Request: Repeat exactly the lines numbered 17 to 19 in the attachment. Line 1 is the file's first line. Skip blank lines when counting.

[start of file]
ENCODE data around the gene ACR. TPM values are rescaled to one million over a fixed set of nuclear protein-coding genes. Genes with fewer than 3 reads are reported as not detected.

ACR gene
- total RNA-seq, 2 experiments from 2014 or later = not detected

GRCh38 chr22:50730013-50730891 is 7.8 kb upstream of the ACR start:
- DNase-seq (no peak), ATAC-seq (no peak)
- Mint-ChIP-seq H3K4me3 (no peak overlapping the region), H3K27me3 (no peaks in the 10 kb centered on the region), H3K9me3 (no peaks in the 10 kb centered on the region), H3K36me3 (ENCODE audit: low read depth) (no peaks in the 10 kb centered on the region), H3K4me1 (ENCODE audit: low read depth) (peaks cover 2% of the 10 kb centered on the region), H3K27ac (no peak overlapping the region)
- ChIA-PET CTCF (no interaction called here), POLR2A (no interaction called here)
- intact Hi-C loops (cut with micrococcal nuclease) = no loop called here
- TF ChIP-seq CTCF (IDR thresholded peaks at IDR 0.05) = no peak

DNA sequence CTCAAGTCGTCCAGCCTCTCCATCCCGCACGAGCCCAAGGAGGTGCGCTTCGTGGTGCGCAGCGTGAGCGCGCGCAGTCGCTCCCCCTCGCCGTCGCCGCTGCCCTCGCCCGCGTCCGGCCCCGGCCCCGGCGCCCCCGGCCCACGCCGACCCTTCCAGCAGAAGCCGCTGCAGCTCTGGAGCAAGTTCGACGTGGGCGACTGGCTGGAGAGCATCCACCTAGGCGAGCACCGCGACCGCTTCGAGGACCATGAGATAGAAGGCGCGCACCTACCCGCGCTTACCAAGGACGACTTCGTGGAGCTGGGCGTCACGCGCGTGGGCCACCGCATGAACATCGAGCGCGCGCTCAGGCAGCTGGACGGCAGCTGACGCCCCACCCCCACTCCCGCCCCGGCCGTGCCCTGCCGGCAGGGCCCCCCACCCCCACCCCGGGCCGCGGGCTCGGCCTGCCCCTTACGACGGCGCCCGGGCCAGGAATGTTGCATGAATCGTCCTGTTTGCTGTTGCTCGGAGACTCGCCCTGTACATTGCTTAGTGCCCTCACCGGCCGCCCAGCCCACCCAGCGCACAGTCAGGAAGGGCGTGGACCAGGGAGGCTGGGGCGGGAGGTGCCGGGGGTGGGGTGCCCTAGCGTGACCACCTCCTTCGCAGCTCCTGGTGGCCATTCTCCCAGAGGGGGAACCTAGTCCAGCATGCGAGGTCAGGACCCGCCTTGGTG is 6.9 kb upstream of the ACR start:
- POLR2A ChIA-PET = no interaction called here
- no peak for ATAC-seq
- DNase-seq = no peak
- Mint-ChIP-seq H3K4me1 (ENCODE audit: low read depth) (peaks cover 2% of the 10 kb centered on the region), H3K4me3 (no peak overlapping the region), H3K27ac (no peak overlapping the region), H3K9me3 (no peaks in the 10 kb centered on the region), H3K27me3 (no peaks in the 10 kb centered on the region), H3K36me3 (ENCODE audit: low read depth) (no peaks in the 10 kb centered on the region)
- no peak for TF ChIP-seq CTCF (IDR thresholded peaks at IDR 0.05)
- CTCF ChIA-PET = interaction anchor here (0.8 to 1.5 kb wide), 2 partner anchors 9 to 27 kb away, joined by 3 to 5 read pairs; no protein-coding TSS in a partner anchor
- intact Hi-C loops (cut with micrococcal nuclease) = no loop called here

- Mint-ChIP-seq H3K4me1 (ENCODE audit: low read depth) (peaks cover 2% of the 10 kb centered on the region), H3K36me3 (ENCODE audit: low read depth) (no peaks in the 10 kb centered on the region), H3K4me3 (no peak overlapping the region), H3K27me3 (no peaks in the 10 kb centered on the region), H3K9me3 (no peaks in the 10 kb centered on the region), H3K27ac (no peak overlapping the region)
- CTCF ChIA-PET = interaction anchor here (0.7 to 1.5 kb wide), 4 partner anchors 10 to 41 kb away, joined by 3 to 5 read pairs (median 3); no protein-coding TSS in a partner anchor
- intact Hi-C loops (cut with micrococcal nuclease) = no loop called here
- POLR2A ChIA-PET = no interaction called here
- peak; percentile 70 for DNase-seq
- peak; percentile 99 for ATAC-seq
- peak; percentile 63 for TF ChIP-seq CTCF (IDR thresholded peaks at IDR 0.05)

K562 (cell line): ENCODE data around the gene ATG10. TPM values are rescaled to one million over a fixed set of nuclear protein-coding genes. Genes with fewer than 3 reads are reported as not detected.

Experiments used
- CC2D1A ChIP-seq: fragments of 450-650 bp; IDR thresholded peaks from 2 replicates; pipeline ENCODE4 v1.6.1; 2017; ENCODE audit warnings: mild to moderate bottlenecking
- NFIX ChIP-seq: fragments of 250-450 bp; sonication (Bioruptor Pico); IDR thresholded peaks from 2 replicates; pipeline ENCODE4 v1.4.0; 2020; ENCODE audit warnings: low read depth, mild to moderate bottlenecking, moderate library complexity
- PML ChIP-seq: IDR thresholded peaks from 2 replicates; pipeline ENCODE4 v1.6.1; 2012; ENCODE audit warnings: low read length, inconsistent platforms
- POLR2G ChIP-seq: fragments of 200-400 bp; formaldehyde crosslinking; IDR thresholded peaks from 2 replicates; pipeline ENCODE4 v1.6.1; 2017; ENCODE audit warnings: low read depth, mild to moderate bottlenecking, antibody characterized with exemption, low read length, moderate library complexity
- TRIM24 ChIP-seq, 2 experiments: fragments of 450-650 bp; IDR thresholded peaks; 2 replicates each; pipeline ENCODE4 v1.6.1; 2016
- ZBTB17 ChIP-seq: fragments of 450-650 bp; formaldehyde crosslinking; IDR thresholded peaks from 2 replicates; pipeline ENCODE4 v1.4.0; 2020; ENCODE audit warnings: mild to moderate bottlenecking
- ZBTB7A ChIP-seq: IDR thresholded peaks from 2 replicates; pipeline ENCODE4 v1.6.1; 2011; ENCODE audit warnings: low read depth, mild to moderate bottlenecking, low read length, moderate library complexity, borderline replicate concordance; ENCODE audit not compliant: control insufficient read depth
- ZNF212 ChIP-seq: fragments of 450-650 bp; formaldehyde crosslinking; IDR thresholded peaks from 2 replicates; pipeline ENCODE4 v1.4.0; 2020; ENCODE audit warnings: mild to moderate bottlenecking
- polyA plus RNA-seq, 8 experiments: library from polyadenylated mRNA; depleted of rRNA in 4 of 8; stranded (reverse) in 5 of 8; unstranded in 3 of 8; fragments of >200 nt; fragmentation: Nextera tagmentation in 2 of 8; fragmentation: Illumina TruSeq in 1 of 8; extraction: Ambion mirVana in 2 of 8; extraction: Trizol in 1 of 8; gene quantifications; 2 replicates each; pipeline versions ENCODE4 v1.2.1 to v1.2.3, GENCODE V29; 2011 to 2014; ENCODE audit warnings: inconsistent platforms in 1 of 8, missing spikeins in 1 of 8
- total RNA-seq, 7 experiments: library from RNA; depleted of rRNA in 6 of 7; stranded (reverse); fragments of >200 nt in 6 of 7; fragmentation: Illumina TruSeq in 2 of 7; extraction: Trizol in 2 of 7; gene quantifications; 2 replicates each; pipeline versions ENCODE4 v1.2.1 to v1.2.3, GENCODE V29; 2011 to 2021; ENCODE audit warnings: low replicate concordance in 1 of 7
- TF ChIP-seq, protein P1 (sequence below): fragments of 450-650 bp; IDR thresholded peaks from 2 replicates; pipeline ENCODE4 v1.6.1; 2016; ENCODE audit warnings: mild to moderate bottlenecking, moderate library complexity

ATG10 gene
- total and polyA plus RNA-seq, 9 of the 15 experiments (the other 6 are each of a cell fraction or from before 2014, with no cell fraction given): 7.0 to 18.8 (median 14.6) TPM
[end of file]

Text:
- intact Hi-C loops (cut with micrococcal nuclease) = no loop called here

- Mint-ChIP-seq H3K4me1 (ENCODE audit: low read depth) (peaks cover 2% of the 10 kb centered on the region), H3K36me3 (ENCODE audit: low read depth) (no peaks in the 10 kb centered on the region), H3K4me3 (no peak overlapping the region), H3K27me3 (no peaks in the 10 kb centered on the region), H3K9me3 (no peaks in the 10 kb centered on the region), H3K27ac (no peak overlapping the region)
- CTCF ChIA-PET = interaction anchor here (0.7 to 1.5 kb wide), 4 partner anchors 10 to 41 kb away, joined by 3 to 5 read pairs (median 3); no protein-coding TSS in a partner anchor